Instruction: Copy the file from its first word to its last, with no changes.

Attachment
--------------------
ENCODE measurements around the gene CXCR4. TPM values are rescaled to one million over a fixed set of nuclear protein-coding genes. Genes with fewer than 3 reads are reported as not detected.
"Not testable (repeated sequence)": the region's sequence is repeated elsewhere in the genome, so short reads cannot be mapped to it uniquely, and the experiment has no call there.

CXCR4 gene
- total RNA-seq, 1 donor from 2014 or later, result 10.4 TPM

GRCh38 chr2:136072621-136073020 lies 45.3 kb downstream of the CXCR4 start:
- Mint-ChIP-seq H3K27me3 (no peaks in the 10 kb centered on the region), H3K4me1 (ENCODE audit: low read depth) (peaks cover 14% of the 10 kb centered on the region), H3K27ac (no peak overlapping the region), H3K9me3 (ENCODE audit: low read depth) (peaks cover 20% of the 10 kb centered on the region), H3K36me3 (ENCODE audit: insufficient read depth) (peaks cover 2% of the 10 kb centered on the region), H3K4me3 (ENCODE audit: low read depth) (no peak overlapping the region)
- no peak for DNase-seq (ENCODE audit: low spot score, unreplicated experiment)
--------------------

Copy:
ENCODE measurements around the gene CXCR4. TPM values are rescaled to one million over a fixed set of nuclear protein-coding genes. Genes with fewer than 3 reads are reported as not detected.
"Not testable (repeated sequence)": the region's sequence is repeated elsewhere in the genome, so short reads cannot be mapped to it uniquely, and the experiment has no call there.

CXCR4 gene
- total RNA-seq, 1 donor from 2014 or later, result 10.4 TPM

GRCh38 chr2:136072621-136073020 lies 45.3 kb downstream of the CXCR4 start:
- Mint-ChIP-seq H3K27me3 (no peaks in the 10 kb centered on the region), H3K4me1 (ENCODE audit: low read depth) (peaks cover 14% of the 10 kb centered on the region), H3K27ac (no peak overlapping the region), H3K9me3 (ENCODE audit: low read depth) (peaks cover 20% of the 10 kb centered on the region), H3K36me3 (ENCODE audit: insufficient read depth) (peaks cover 2% of the 10 kb centered on the region), H3K4me3 (ENCODE audit: low read depth) (no peak overlapping the region)
- no peak for DNase-seq (ENCODE audit: low spot score, unreplicated experiment)